There must be discussions of these distinctions somewhere? @michelbauwens1 must have posted something, maybe in P2PF wiki? Patterns of Commoning displays many kinds of commons but I don't think it types them (except tacitly, in the section headings - is this seen as a durable or authoritative classification)? Customary vs contemporary commons is one distinction that's made, but that's only a small part of the language. Does Elinor Ostrom offer a typology and is it in P2PF wiki?

I must go search . . but meanwhile if anyone knows these answers, it will save on search time.


mike_hales Fri 18 May 2018 10:31PM

I haven't read Proudhon either @asimong but have always assumed that his well-known soundbite meant that all large accumulations of wealth are derived historically from appropriation of part of the surplus produced by the labour of others - but 'behind their backs', as Marx says of the 'fair' wage-labour contract. This appropriation is the basis of class societies, back in the day when settled agricultural communities first began reliably producing surpluses, and in due course cities and layers of elites appeared. Before that, when there really was no surplus, accumulations of wealth were achieved (?) by overt extortion (threats of physical harm) rather than sneakily by 'theft' - which is known as 'progress' ;-)


Liam Murphy Sun 22 Apr 2018 9:10AM

Thanks - https://opencollective.com/culturebanks1# - Looking at 'ap and website' dev't and working with tech developers as we speak - loose MVP plans on Loomio too - https://www.loomio.org/invitations/475e91ab6cdd40734c7f as u know... Also looking for 3 'proof of concept projects' (may have 2 already). it's a platform for co-operation (if not a platform coop) and certainly an advance on Patreon I'd hope... www.culturebanks.com for my 'calling card' website - not really looking to publicise that just yet... and @culturebanks on Twitter for 'curated content'.... :-) Please circulate appropriately! LM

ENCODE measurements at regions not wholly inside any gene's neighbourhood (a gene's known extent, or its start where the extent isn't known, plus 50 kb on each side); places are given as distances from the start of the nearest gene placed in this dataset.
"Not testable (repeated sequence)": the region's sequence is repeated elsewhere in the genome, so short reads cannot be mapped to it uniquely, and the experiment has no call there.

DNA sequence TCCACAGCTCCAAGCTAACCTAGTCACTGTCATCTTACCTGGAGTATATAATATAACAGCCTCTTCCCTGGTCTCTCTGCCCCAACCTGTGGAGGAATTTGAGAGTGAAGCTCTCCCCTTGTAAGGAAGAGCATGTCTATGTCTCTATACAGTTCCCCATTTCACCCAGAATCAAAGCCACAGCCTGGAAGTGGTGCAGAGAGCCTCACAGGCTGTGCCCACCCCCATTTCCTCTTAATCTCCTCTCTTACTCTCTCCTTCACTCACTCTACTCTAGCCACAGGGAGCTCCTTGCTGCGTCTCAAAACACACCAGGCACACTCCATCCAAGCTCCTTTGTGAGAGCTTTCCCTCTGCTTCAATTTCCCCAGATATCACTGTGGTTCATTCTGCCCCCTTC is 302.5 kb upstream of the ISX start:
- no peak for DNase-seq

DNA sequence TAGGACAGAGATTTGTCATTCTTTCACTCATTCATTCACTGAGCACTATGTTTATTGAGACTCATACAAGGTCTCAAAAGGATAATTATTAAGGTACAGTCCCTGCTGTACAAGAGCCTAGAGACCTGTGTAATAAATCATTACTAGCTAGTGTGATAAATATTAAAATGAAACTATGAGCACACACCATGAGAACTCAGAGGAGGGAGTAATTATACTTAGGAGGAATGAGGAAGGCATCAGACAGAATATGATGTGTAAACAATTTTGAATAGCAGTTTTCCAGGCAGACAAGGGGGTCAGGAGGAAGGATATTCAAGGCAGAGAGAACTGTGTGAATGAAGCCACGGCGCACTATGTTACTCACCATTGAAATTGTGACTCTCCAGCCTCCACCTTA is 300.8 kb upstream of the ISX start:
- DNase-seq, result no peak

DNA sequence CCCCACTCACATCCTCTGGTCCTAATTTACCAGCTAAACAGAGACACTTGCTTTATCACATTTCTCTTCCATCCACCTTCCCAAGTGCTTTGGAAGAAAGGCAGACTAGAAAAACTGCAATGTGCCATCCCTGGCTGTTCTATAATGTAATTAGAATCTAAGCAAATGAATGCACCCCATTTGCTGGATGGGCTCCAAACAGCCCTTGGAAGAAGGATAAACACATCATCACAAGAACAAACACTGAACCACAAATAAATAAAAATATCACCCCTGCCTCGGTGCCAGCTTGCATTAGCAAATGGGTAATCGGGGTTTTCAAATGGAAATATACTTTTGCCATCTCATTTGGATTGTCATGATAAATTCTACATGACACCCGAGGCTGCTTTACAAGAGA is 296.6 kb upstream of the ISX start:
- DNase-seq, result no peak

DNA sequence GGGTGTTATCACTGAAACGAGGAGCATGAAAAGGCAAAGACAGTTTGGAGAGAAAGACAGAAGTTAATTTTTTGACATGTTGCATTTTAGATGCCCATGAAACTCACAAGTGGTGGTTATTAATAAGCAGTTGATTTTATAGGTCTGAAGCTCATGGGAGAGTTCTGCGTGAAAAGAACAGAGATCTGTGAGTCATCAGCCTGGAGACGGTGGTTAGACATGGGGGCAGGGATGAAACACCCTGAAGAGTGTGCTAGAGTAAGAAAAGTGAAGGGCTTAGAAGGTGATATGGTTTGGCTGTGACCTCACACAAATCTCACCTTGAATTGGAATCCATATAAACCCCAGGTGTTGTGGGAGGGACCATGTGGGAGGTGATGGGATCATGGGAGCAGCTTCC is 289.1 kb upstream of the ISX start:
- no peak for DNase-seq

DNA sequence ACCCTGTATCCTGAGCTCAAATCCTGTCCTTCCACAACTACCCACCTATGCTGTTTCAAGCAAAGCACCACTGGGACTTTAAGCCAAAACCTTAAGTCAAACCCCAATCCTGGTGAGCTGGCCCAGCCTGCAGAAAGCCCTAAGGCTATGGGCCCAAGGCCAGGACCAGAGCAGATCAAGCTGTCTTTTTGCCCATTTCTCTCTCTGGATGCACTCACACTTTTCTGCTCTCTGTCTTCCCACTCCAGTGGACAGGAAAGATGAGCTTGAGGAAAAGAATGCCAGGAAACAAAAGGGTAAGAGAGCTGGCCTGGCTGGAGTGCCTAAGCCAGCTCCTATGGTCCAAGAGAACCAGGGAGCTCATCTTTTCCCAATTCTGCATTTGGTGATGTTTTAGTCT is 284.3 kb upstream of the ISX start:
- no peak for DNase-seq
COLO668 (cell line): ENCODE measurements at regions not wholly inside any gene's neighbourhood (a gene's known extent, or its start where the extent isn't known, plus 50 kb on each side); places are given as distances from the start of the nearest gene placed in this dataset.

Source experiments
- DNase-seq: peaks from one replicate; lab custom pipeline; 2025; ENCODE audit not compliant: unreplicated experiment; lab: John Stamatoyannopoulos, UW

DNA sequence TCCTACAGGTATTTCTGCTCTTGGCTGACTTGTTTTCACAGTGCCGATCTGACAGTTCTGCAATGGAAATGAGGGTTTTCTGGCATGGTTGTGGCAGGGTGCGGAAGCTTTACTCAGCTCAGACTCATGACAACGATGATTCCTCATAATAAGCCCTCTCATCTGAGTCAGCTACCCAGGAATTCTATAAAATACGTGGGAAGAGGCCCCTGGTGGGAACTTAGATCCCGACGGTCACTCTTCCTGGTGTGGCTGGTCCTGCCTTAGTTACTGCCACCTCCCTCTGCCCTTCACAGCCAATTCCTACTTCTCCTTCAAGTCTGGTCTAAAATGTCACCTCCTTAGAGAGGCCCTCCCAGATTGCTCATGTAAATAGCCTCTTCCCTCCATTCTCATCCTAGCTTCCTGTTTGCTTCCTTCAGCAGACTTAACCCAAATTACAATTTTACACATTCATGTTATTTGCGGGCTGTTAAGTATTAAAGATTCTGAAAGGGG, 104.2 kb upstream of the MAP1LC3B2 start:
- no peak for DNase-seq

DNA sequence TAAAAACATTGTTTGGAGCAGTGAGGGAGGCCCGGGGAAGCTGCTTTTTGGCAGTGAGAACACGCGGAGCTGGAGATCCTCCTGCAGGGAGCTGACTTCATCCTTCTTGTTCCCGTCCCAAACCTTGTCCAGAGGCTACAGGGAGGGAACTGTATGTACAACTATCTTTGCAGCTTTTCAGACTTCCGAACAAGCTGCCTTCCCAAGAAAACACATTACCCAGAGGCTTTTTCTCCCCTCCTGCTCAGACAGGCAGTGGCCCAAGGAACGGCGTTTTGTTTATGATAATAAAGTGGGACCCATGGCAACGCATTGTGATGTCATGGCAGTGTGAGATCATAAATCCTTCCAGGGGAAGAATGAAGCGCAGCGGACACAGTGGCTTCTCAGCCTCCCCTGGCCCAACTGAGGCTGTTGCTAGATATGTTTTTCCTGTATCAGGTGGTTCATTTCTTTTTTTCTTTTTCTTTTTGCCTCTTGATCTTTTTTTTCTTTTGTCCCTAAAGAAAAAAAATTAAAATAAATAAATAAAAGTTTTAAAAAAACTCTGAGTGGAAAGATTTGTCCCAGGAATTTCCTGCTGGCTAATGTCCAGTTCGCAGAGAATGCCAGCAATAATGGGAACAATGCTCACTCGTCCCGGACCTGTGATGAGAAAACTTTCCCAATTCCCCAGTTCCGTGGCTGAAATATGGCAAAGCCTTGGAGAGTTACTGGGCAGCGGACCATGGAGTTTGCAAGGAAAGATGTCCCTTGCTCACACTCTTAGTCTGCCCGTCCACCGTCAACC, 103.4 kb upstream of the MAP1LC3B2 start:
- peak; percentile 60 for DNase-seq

Liam Murphy Sun 22 Apr 2018 10:50AM

( referred a local research director at Local Enterprise Partnership event to precisely the same source! - said culture was ‘anything not animal vegetable or mineral’ - and got very ‘short shrift’!!)


Greg Cassel Sun 22 Apr 2018 1:36PM

"All we do is intentionally transform physical resources to (hopefully) make them more useful for specific purposes or functions": Sets of instructions, designs and 'art' (non-applied - if you believe in such a thing!) are relatively pure forms of intellectual (non material) property which don't have to involve material resource transformations - but can command high monetary values. I think we have to be interested in both kinds of property

I meant for the sentence you quoted to be "contained" to the context of the previous sentence, with "...my point is simply that humans never make physical resources in a literal sense. " I.e. I was intentionally focusing there upon relationships between humans and physical resources. I agree that intellectual resources are fundamentally important, and they're actually the main focus of my work!